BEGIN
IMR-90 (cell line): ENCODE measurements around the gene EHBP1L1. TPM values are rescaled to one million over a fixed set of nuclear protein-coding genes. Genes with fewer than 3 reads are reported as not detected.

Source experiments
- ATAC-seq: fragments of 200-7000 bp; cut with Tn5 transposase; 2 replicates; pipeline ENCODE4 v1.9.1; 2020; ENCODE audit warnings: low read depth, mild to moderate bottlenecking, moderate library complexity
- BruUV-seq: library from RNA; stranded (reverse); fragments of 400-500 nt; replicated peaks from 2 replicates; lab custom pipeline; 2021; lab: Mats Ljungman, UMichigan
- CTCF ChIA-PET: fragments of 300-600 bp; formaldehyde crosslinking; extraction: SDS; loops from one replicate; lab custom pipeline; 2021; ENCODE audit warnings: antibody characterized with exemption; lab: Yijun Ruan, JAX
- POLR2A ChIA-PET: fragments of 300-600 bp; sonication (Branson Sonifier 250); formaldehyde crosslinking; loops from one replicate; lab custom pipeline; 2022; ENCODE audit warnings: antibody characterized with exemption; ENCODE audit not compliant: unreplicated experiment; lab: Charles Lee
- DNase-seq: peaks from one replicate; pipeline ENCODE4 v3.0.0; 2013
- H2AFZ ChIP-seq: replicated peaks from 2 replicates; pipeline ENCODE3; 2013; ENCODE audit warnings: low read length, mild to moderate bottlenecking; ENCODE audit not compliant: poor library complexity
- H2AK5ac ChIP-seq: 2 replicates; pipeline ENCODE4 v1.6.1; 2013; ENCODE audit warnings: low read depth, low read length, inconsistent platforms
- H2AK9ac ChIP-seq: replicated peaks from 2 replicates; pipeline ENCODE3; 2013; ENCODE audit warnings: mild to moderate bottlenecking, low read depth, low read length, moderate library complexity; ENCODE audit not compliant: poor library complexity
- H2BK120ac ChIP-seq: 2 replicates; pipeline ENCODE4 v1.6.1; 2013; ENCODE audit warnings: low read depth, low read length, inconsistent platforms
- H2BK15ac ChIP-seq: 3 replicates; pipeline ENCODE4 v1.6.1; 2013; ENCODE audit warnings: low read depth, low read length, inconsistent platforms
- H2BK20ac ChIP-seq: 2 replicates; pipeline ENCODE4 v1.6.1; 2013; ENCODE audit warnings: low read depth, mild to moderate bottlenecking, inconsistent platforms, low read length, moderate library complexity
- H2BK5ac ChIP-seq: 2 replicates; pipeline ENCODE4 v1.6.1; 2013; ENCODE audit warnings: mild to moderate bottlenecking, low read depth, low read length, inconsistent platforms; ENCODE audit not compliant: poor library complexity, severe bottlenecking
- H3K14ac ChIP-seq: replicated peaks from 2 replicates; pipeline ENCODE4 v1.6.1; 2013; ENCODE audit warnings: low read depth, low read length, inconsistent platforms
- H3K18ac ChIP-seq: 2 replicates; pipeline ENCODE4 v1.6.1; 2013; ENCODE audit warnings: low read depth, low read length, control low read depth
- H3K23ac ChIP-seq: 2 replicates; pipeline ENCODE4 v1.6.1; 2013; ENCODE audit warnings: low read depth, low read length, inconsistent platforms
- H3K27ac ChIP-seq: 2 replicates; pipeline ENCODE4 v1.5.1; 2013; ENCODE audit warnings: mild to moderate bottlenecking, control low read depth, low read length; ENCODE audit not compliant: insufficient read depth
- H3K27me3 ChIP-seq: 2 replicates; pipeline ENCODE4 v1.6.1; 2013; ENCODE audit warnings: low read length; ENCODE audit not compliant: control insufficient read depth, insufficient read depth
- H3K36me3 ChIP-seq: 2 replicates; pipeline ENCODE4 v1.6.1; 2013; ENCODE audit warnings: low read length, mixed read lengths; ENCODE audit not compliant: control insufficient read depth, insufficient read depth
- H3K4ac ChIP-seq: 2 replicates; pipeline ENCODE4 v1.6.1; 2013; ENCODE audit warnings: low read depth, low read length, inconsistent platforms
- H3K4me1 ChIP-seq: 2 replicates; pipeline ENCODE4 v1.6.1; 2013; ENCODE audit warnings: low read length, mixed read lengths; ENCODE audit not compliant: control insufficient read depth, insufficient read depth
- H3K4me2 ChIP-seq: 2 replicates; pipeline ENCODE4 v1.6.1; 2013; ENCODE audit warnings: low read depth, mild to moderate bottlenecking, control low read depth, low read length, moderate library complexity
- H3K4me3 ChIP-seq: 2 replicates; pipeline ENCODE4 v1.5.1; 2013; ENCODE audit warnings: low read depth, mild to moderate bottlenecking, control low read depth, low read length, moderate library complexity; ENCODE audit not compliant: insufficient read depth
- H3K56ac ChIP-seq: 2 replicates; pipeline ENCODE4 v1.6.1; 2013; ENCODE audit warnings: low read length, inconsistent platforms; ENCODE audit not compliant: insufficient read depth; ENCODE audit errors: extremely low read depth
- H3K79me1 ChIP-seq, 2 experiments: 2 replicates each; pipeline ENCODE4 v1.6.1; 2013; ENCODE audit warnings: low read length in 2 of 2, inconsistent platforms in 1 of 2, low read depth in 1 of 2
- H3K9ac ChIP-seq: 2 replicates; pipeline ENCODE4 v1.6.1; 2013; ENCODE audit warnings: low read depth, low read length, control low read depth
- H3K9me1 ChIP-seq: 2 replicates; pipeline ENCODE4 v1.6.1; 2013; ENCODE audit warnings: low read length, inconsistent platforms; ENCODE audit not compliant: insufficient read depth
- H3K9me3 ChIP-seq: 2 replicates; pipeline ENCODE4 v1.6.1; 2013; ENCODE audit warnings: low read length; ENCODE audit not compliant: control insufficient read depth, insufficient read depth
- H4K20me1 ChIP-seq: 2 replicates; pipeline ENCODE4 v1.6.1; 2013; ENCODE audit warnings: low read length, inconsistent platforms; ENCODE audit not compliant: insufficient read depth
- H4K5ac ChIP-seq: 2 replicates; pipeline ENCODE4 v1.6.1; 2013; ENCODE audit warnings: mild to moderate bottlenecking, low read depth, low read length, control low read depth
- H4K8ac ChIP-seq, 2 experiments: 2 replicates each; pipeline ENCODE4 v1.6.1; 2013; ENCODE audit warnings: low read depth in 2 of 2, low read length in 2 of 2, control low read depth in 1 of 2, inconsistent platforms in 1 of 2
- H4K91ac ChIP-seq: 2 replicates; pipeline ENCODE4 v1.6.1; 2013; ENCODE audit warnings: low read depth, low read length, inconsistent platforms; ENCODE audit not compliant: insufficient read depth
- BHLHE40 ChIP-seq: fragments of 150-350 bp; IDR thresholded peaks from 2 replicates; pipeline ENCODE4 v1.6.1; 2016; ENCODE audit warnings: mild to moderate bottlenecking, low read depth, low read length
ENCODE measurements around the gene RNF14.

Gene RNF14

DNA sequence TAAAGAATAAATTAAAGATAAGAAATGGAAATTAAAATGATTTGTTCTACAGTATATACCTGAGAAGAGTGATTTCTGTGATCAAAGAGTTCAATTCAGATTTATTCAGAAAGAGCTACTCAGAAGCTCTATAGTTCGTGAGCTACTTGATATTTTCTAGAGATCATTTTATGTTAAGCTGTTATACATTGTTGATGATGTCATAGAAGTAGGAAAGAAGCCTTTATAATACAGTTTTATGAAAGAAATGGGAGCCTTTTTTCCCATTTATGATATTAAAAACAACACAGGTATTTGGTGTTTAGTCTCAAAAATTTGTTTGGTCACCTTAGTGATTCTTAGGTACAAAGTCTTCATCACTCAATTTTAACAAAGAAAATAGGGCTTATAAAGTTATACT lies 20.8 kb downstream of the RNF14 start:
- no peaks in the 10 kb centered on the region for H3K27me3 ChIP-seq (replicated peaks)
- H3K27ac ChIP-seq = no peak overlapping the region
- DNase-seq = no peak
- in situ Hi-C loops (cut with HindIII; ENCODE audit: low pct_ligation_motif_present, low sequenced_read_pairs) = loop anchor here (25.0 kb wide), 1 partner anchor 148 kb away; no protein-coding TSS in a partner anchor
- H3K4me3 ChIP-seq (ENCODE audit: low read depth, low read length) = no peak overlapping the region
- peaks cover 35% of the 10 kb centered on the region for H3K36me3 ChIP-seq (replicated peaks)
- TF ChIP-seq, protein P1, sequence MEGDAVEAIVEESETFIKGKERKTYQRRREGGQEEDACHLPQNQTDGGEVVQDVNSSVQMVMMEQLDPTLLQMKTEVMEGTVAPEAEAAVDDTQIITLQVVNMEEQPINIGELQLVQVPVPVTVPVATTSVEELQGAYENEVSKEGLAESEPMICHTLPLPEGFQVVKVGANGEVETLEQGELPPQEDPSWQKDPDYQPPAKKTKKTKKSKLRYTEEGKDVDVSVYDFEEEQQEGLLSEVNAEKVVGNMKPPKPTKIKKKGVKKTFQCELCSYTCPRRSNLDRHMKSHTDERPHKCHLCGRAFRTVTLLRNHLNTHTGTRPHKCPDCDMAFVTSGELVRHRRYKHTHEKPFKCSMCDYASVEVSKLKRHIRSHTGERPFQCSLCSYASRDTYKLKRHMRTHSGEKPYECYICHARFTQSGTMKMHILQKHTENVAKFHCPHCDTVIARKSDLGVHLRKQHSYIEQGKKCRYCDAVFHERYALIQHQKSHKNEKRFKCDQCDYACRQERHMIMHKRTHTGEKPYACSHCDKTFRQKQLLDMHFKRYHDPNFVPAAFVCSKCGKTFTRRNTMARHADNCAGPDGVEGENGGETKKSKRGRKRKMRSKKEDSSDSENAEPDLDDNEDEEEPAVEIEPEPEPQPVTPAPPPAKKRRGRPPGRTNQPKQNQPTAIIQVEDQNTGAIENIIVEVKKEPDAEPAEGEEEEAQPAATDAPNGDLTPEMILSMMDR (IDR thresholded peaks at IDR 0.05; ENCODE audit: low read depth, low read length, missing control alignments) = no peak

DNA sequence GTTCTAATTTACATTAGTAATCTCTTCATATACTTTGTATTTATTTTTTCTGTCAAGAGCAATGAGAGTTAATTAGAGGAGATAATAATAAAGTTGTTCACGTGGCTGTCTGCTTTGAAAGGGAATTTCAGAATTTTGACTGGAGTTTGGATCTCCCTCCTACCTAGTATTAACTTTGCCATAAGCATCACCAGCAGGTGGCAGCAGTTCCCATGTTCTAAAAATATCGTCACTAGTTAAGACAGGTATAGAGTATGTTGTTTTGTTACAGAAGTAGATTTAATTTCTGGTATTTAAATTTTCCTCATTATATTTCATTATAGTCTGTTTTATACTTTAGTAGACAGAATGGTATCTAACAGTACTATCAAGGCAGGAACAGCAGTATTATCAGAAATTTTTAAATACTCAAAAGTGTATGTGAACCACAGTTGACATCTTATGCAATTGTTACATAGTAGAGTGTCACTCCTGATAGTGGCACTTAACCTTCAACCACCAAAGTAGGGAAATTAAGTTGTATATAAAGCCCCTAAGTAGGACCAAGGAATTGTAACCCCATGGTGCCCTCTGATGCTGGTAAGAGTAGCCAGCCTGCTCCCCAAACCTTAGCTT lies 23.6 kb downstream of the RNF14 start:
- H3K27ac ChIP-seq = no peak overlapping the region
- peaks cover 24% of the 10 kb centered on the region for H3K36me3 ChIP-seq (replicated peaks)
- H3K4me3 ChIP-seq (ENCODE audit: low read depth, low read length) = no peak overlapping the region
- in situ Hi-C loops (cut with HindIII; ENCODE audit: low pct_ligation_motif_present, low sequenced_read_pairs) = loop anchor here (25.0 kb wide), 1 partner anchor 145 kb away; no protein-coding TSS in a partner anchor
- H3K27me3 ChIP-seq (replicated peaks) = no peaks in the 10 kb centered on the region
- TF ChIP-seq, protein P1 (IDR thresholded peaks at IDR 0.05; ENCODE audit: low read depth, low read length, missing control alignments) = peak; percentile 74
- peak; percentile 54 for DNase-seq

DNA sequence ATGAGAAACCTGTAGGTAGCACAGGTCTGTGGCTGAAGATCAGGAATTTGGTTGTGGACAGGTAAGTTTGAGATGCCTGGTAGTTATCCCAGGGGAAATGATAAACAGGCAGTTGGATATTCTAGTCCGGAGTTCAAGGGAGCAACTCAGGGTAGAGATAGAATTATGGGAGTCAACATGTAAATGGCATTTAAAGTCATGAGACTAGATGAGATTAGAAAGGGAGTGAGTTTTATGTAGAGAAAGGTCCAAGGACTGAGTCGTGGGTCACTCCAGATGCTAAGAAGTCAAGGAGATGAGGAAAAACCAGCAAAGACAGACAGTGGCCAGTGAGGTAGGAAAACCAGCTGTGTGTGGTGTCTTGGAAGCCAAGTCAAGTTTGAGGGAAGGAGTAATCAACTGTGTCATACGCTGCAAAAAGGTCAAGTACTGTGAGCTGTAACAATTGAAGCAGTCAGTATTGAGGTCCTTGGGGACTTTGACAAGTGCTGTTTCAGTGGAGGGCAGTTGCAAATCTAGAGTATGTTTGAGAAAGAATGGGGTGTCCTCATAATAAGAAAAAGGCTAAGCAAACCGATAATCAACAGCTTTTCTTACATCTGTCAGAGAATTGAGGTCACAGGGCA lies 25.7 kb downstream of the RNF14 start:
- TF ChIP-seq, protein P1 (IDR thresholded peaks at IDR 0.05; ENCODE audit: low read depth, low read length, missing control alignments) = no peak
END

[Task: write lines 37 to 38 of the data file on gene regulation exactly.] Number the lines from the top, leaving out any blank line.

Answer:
DNA sequence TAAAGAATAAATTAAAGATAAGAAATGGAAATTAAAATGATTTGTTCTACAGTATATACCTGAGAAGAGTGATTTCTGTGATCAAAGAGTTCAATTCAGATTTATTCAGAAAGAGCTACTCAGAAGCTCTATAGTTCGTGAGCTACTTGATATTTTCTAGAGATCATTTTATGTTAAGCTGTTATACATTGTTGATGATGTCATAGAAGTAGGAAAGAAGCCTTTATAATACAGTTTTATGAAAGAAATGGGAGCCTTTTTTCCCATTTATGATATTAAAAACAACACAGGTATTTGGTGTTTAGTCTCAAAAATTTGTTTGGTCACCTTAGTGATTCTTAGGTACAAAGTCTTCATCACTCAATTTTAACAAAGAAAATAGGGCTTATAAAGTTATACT lies 20.8 kb downstream of the RNF14 start:
- no peaks in the 10 kb centered on the region for H3K27me3 ChIP-seq (replicated peaks)